Perception: Defining Sexual Harassment in Colleges.
Sexual harassment is a subject that has been debated for years and the lack of a strong definition makes this subject even more complex and arguable. "With regard to educational institutions, sexual harassment has become an issue of increasing concern on campuses worldwide resulting in the growing awareness of the scope and complexity of the problem" (Mayekiso and Bhana). Sexual harassment in college life is a huge dilemma, as it appears that college kids who are experiencing life on their own for the first time aren't knowledgeable in what constitutes sexual harassment. "Title VII of the Civil Rights Act of 1964 defines sexual harassment vaguely as unwelcome and demeaning sexual related behavior that creates an intimidating, hostile, and offensive work environment" (Waldrop). That definition leaves a lot to be desired. It is hard to prove what sexual harassment is without a firm clear definition. In this paper I will look college men, college women, and feminists groups, in hopes to clarify the issues concerning proper definition of the term sexual harassment in college and what measures should be taken to educate students properly.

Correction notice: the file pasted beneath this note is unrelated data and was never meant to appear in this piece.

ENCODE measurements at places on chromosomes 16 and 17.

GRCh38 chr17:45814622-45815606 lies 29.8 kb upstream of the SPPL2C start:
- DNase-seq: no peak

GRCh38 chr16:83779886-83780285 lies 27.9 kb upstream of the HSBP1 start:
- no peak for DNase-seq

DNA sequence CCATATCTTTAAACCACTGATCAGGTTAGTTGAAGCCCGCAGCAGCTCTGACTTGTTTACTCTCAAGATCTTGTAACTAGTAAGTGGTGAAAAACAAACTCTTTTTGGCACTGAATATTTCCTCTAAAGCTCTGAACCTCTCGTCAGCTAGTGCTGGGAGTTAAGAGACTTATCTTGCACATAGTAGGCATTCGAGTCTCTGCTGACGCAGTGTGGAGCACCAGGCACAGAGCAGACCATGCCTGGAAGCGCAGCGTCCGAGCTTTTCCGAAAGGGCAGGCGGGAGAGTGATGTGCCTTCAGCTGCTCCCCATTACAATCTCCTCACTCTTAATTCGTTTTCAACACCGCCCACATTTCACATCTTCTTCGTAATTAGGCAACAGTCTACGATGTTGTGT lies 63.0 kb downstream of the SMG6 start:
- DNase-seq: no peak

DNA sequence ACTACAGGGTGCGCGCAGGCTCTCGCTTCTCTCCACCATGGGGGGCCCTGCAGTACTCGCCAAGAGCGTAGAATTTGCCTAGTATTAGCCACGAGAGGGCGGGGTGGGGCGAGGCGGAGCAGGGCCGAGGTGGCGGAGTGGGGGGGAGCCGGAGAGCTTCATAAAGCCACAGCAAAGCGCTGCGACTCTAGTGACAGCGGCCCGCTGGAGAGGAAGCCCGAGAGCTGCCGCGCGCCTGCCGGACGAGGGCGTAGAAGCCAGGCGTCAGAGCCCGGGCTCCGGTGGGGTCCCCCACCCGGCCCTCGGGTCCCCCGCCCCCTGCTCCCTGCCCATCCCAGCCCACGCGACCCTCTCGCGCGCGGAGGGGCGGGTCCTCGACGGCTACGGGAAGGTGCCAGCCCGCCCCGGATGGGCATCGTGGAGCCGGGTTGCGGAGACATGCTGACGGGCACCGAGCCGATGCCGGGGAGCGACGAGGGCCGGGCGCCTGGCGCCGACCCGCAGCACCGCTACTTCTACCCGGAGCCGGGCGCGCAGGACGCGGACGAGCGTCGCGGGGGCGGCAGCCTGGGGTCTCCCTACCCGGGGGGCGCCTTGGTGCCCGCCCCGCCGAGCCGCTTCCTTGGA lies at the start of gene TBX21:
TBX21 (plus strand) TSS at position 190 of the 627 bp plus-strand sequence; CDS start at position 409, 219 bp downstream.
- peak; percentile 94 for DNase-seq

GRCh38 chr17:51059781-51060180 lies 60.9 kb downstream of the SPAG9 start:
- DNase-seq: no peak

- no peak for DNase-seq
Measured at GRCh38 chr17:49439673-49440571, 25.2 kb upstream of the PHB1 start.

I will first take a look at college men and how they interact and perceive women on physical and biological levels. "College men are at their hormonal peak. They have just left their mothers and are questing for their male identity" (Paglia). Men's hormones tend to cloud judgment of seemingly innocent conversations, especially with women. Many men perceive friendly conversation from women, process it as a sexual advance, and often respond in a sexual manor. This is more often than not unwelcome from women. "Men seem to be less sensitive to ambient behaviors that women may find harassing, such as sexual comments or gestures," (Baugh and Page) because of the sexual manner applied by men to their everyday social activities.